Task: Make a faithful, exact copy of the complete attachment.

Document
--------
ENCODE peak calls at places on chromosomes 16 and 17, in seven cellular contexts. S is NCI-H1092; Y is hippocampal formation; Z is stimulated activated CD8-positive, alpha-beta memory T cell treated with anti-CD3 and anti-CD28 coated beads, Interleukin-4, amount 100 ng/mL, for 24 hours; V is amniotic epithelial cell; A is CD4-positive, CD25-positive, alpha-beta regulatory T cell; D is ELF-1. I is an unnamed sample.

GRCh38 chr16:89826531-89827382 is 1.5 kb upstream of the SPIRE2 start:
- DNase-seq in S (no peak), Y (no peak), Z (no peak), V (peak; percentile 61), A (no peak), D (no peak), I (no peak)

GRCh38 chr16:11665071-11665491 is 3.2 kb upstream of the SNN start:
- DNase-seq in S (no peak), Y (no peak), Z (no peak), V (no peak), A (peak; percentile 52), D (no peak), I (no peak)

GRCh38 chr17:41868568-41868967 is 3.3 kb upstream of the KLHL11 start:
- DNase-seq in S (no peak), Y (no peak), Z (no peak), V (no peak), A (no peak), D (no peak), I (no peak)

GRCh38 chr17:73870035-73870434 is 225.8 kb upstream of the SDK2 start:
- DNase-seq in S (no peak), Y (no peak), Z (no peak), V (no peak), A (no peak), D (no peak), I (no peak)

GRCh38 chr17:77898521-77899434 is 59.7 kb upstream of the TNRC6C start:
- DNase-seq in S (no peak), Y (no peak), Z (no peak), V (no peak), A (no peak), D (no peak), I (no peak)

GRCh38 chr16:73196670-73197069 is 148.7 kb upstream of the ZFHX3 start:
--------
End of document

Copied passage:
ENCODE peak calls at places on chromosomes 16 and 17, in seven cellular contexts. S is NCI-H1092; Y is hippocampal formation; Z is stimulated activated CD8-positive, alpha-beta memory T cell treated with anti-CD3 and anti-CD28 coated beads, Interleukin-4, amount 100 ng/mL, for 24 hours; V is amniotic epithelial cell; A is CD4-positive, CD25-positive, alpha-beta regulatory T cell; D is ELF-1. I is an unnamed sample.

GRCh38 chr16:89826531-89827382 is 1.5 kb upstream of the SPIRE2 start:
- DNase-seq in S (no peak), Y (no peak), Z (no peak), V (peak; percentile 61), A (no peak), D (no peak), I (no peak)

GRCh38 chr16:11665071-11665491 is 3.2 kb upstream of the SNN start:
- DNase-seq in S (no peak), Y (no peak), Z (no peak), V (no peak), A (peak; percentile 52), D (no peak), I (no peak)

GRCh38 chr17:41868568-41868967 is 3.3 kb upstream of the KLHL11 start:
- DNase-seq in S (no peak), Y (no peak), Z (no peak), V (no peak), A (no peak), D (no peak), I (no peak)

GRCh38 chr17:73870035-73870434 is 225.8 kb upstream of the SDK2 start:
- DNase-seq in S (no peak), Y (no peak), Z (no peak), V (no peak), A (no peak), D (no peak), I (no peak)

GRCh38 chr17:77898521-77899434 is 59.7 kb upstream of the TNRC6C start:
- DNase-seq in S (no peak), Y (no peak), Z (no peak), V (no peak), A (no peak), D (no peak), I (no peak)

GRCh38 chr16:73196670-73197069 is 148.7 kb upstream of the ZFHX3 start: